Hosting an Event – Using Twitter

If you are hosting an event – conference, sales meeting, any business event – you can build buzz around your event on Twitter. Here’s how…

Search on Twitter

Look for everyone involved in your event, through Twitter Search or Twitter advanced search You also need to find everyone who may be interested in it and start chatting. Start this even before your event is announced so that your information on the event, when you choose to start publicising it, isn’t coming “out of the blue” so to speak!
Once your event is announced, create a hashtag, set up searches for the hashtag and also for any mention of your event.

Create Twitter Lists

Lists are a great tool in Twitter for keeping in contact with a group of people with similar interests and jobs. Creating an open list on Twitter of event attendees that everyone can subscribe to will break the ice and help everyone to “know” each other, especially if they haven’t met before.

Create A Hashtag

The easiest way that people can keep a tag on your event is through a hashtag. Make sure that it’s not too long, is easily understandable, and hasn’t been used for anything else. If it’s made up of initials or two words then check that they don’t make a new unsuitable word and it’s always worthwhile to run it through Urban Dictionary (may be NSFW according to what’s on their front page!) to check that your event won’t become well known for something that you don’t want it to be!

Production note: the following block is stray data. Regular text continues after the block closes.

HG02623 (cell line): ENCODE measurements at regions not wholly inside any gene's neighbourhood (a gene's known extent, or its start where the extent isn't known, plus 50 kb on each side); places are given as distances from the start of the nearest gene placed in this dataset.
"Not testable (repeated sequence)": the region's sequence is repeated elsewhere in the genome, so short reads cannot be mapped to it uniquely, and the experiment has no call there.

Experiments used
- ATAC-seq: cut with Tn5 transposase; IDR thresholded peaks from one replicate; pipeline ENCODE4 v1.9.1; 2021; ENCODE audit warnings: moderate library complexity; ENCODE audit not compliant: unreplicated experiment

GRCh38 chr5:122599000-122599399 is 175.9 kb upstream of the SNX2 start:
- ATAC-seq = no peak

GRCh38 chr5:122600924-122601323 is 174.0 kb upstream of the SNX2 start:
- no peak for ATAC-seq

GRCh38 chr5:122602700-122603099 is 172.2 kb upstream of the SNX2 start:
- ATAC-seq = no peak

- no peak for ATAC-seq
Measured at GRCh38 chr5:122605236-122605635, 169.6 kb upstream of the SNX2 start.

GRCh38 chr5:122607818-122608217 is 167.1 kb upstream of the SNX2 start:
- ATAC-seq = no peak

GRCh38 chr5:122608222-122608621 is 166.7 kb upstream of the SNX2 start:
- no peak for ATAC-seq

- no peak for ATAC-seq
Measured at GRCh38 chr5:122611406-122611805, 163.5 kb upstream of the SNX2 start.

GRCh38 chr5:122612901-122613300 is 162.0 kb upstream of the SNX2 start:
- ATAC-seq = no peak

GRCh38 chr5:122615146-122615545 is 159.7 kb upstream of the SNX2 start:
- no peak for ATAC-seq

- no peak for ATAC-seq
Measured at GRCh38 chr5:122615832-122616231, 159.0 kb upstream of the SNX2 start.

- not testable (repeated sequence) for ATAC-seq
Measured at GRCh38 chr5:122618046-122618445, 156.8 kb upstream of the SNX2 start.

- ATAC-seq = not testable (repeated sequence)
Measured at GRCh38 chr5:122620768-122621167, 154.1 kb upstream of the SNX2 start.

Storify Event Tweets

Storify is a great tool for curating tweets, You Tube videos and mentions of an event. You can create different social stories on Storify on different topics and tweet them out. This also notifies the users mentioned in the tweets, and is a great way to curate a useful conversation or a series of tips.

Build The Buzz

Tweet pictures of preparations, ask questions, drop hints of what will be happening. Think about how you can give away tickets in a twitter “Follow and RT” competition, or give away promotional materials.  All of this will help build visibility for your event.

Watch Your Twitter Streams

If you are heavily involved in the actual event, you may have to delegate monitoring of the hashtag or mentions of the event.  People will be tweeting questions (anything from wondering of they could borrow a phone charger to follow ups on the event) and there will be comments all the way through the event. Some of these will need immediate action, some will be suitable for a Retweet and some will spur conversation with those who are not attending.
For more Twitter tips on running an event take a look at Becky Gaylord‘s Site, Framing What Works for more information on using Twitter when hosting an event